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Cards representing different values are simply drawn in a certain order, and modifiers applied to determine results (e.g. spot where kickoff is received and yardage returned).
Each player is dealt eleven cards representing players, and spreads them out on the table in formation, face down. The cards are then moved and turned over in a generally specified manner and order, in alternating turns, which represents the development of the play. In addition, at certain points of action, cards are turned over from the remaining deck, which represent the element of chance and the unanticipated dynamics of the game.
The scrimmage play evolves around match-ups between offensive and defensive cards, with the values and modifiers determining the outcome. Multiple cards on each side plus drawn cards may be involved in one match-up.
At some point during one of its turns, the offensive player executes a play (e.g. hands off the ball, throws a pass). Cards from each hand that are directly involved in the play are then added along with drawn cards, and the offensive and defensive values are compared to determine the outcome.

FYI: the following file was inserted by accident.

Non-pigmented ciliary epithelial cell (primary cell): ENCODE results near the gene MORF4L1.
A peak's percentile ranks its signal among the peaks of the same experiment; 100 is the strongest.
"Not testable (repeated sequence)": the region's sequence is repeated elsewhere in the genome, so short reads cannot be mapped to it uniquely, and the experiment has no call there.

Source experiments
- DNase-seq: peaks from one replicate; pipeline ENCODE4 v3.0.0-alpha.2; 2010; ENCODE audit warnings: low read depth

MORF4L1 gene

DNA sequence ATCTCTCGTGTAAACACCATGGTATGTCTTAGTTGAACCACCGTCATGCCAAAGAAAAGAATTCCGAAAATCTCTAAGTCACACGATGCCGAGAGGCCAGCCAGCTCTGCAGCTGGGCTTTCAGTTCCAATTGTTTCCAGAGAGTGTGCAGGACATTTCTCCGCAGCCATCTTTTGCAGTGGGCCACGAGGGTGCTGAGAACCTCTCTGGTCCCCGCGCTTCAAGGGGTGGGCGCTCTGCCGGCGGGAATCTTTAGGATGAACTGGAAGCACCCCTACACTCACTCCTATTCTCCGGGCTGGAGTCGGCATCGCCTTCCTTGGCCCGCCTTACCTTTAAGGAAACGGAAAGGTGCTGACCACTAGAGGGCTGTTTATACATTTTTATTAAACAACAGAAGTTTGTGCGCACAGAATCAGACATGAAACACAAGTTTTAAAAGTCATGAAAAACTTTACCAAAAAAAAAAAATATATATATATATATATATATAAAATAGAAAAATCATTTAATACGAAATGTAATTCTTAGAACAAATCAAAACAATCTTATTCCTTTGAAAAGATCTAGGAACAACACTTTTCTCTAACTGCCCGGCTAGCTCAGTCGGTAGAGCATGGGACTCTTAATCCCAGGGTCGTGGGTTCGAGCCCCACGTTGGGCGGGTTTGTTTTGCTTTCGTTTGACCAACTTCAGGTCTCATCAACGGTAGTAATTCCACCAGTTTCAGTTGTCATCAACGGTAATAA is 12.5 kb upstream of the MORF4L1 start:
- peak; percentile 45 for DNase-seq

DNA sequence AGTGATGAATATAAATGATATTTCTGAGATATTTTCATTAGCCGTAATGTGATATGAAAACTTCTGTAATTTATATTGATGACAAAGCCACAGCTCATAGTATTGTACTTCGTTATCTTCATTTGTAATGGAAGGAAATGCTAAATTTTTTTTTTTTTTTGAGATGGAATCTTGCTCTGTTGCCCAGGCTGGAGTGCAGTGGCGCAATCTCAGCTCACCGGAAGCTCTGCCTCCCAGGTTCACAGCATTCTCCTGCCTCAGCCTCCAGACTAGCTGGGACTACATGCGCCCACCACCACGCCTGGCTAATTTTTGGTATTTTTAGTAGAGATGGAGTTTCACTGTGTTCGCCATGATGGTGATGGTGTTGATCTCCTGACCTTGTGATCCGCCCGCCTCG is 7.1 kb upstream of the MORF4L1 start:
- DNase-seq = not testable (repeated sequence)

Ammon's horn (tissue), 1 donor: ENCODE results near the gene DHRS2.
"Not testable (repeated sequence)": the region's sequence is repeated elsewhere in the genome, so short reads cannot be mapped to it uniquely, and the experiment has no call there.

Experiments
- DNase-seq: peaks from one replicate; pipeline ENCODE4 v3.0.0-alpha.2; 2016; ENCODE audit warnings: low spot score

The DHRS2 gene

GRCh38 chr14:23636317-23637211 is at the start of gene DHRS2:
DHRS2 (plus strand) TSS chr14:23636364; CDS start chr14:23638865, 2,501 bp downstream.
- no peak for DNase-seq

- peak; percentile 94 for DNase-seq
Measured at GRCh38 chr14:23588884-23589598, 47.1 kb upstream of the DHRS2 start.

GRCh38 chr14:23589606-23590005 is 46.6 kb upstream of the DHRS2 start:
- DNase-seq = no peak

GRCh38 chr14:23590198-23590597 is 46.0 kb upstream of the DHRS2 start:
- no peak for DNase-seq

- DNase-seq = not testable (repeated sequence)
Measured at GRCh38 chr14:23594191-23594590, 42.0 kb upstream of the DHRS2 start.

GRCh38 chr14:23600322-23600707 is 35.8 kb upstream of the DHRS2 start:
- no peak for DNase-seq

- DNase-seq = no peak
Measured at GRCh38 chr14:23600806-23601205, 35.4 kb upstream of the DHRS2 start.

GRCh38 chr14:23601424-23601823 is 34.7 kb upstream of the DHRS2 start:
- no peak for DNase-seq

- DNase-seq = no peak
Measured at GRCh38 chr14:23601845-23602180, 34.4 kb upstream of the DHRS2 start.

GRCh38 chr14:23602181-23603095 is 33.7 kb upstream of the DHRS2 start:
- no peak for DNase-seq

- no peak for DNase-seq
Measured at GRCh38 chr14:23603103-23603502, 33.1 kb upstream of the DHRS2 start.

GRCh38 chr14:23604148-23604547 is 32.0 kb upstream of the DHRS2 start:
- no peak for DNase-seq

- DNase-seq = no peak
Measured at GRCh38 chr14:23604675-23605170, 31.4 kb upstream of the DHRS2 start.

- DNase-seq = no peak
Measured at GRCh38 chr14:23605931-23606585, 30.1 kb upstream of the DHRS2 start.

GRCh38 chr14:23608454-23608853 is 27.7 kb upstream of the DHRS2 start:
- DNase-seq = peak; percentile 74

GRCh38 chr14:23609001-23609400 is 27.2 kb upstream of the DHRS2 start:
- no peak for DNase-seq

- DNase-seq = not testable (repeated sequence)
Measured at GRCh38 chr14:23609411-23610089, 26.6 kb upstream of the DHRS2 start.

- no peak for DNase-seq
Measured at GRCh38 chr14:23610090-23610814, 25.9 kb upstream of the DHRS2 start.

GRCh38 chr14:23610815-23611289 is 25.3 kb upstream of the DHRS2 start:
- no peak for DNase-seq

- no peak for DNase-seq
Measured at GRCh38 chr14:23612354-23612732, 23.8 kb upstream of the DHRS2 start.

Once you become familiar with the rules of the game, the scrimmage plays can actually replicate the flow and dynamics of a real play.
The game does require a lot of addition, so being able to add quickly is also helpful.
Each team has its own deck of cards (of course team playing cards would be ideal). A third deck is used as the neutral Draw Deck. For each play from scrimmage, each player selects four cards from his own deck. After each play, these four cards are placed in that player's used card pile, and can't be used again until the deck is exhausted. Thus the entire deck is used in 13 plays, then each player starts over with the whole deck.
For each play, each player places four cards from his deck face down representing players. The cards are all turned face up, and the offense chooses which card/player the play goes to based on the type of play he wants to run and the most advantageous matchup. Additional cards are then drawn from the Draw Deck and added to each player's side of the matchup. Cards involved in the play are then added along with drawn cards, and the offensive and defensive values are compared to determine the outcome. Fumbles, sacks, incomplete passes and interceptions can occur.